Identity Evropa, now known as the American Identity Movement, was a white supremacist group which focused on preserving “white American culture” and promoting white European identity. The group frequently targeted college campuses with propaganda, and in 2017 they established a RootBocks campaign called “Financing the Siege.” The group collected at least $1,675 for “setting up tables and handing out literature, stickers, and thumb drives with educational videos on them while being present to talk to students one-on-one.”
Property, Compounds and Clubs
Some of the white supremacist crowdfunding campaigns identified by COE were slated for the construction and maintenance of real estate, buildings or compounds intended to be used to train, stage meetings or hold religious services.
In 2022, white supremacist Christopher Pohlhaus purchased land in Maine to establish a compound. Pohlhaus, a prominent neo-Nazi and leader of the white supremacist Blood Tribe gang, started a GiveSendGo campaign for the development of the land and “to have a retreat/ community area we can train on and help families move to the area.” After an outing on his new property, Pohlhaus posted on Telegram that “The Blood Tribe camp hosted a beautiful racist family campout this weekend…” To date, the GiveSendGo campaign has collected $325.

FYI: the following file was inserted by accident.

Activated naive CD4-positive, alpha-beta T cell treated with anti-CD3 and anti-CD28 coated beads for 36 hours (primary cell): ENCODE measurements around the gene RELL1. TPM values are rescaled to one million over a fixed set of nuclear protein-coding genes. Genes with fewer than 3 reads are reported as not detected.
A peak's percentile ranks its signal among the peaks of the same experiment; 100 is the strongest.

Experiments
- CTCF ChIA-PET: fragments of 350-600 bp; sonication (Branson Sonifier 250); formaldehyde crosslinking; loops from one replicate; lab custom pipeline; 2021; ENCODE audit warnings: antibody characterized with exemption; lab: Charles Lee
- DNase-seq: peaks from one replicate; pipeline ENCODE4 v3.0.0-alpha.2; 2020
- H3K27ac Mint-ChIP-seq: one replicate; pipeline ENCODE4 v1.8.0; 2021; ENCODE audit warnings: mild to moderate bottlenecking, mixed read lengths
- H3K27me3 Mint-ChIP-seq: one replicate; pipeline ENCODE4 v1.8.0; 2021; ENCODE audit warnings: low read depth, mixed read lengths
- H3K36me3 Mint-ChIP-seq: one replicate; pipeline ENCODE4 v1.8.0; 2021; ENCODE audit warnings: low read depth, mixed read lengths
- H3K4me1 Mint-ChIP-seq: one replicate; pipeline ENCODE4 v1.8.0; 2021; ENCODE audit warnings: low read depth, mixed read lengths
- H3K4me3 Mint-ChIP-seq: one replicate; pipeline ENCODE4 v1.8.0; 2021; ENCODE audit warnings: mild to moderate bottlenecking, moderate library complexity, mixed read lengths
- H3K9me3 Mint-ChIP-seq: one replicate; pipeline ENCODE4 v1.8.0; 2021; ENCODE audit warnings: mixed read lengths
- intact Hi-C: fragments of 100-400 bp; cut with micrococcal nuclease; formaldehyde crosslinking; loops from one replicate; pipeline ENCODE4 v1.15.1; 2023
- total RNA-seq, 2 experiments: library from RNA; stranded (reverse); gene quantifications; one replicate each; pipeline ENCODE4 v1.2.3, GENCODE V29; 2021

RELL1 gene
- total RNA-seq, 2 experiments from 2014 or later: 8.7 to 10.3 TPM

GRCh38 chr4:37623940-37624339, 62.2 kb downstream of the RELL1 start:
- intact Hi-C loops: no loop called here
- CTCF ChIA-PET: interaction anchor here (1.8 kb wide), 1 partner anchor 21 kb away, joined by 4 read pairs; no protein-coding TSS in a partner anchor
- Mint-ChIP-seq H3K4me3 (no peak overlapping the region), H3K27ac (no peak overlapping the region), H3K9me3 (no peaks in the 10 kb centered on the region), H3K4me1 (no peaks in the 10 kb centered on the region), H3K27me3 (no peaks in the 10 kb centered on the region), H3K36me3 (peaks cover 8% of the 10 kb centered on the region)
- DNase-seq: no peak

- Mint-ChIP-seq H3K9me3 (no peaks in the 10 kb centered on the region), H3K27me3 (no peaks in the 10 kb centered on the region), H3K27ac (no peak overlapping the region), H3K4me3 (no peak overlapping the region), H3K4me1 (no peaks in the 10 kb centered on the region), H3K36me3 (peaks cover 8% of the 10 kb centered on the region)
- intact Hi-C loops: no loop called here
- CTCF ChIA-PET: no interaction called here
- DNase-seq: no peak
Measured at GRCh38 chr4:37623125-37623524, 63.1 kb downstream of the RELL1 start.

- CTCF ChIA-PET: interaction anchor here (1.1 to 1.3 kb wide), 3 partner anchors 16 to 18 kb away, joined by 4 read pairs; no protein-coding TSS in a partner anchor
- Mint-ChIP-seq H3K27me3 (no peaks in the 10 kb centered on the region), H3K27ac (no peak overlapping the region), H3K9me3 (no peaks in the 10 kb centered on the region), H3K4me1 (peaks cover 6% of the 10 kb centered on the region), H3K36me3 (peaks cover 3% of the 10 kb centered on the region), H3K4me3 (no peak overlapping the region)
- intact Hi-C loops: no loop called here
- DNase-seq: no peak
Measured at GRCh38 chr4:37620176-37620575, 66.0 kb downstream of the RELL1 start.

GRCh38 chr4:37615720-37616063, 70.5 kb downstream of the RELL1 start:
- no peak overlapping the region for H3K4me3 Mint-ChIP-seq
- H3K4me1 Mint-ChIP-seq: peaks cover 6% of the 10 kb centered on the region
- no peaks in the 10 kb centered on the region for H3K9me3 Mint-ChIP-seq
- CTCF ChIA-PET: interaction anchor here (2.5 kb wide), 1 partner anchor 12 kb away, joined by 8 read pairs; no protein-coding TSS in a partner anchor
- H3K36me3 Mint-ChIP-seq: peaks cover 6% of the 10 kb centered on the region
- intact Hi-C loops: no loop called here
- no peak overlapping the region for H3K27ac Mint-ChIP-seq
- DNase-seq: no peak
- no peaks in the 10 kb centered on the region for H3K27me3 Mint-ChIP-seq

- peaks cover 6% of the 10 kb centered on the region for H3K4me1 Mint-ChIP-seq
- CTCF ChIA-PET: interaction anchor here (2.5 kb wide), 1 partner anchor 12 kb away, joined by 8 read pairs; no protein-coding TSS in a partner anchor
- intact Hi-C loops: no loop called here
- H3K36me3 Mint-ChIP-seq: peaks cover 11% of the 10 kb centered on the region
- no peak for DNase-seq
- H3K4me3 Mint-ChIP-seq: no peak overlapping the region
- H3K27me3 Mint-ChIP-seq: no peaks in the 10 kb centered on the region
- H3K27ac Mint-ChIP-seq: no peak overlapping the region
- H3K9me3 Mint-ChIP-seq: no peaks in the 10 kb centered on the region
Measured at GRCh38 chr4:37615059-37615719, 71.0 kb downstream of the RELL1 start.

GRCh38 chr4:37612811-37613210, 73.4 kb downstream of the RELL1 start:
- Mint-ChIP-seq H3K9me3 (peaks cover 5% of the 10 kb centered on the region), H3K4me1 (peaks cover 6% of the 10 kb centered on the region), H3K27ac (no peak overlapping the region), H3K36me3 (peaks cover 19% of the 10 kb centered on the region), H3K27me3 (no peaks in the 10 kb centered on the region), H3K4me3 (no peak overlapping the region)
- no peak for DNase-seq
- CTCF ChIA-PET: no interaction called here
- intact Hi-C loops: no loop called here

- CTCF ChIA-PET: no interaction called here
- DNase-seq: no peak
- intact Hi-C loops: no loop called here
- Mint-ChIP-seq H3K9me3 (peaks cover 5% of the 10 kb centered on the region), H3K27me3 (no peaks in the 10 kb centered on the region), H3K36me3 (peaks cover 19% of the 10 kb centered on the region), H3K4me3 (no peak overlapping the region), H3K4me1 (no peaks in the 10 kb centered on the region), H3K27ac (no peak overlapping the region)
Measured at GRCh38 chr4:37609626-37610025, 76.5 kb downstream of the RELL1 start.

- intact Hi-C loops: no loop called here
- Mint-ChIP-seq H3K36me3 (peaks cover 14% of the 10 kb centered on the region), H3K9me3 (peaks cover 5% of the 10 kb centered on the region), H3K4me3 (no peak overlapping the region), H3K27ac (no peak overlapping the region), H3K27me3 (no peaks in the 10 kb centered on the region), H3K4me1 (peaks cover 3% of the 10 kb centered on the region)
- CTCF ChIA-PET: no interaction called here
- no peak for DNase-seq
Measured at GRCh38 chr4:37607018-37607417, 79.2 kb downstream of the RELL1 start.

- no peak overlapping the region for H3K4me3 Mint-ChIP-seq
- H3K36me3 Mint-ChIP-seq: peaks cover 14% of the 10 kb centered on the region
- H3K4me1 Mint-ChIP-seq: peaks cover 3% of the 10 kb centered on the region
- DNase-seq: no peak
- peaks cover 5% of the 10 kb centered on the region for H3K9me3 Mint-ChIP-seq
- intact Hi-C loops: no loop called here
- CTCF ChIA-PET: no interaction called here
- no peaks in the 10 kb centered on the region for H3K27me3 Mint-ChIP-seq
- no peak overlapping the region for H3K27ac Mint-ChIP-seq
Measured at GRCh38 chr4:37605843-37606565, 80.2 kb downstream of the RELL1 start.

White supremacist “Active Clubs,” where members train to fight against the “modern world” and the influences of Jews, Muslims and non-white immigrants gained popularity in 2021. White supremacist Juan Cadavid, AKA Johnny Benitez, operated a GiveSendGo campaign to fund one of these clubs, which he called a “Nationalist Homestead,” to purchase training equipment and make facility improvements. The campaign features a photo of a crowded active club with white supremacist logos, including the logo of the Rise Above Movement. To date, no one has contributed to the campaign.